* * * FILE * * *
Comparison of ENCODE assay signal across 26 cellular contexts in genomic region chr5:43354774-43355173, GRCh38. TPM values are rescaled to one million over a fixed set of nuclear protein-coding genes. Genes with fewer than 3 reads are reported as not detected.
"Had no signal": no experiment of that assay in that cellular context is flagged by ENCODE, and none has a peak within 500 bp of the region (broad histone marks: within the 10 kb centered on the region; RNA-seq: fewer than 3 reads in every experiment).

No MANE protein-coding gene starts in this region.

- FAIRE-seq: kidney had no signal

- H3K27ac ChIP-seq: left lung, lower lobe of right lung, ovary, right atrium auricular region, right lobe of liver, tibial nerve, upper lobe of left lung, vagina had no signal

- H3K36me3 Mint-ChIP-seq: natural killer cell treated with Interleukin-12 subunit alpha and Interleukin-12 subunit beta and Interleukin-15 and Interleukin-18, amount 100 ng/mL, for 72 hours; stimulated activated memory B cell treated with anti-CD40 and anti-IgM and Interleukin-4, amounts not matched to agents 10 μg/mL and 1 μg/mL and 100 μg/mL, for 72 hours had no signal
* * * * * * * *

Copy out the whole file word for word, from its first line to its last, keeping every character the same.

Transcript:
Comparison of ENCODE assay signal across 26 cellular contexts in genomic region chr5:43354774-43355173, GRCh38. TPM values are rescaled to one million over a fixed set of nuclear protein-coding genes. Genes with fewer than 3 reads are reported as not detected.
"Had no signal": no experiment of that assay in that cellular context is flagged by ENCODE, and none has a peak within 500 bp of the region (broad histone marks: within the 10 kb centered on the region; RNA-seq: fewer than 3 reads in every experiment).

No MANE protein-coding gene starts in this region.

- FAIRE-seq: kidney had no signal

- H3K27ac ChIP-seq: left lung, lower lobe of right lung, ovary, right atrium auricular region, right lobe of liver, tibial nerve, upper lobe of left lung, vagina had no signal

- H3K36me3 Mint-ChIP-seq: natural killer cell treated with Interleukin-12 subunit alpha and Interleukin-12 subunit beta and Interleukin-15 and Interleukin-18, amount 100 ng/mL, for 72 hours; stimulated activated memory B cell treated with anti-CD40 and anti-IgM and Interleukin-4, amounts not matched to agents 10 μg/mL and 1 μg/mL and 100 μg/mL, for 72 hours had no signal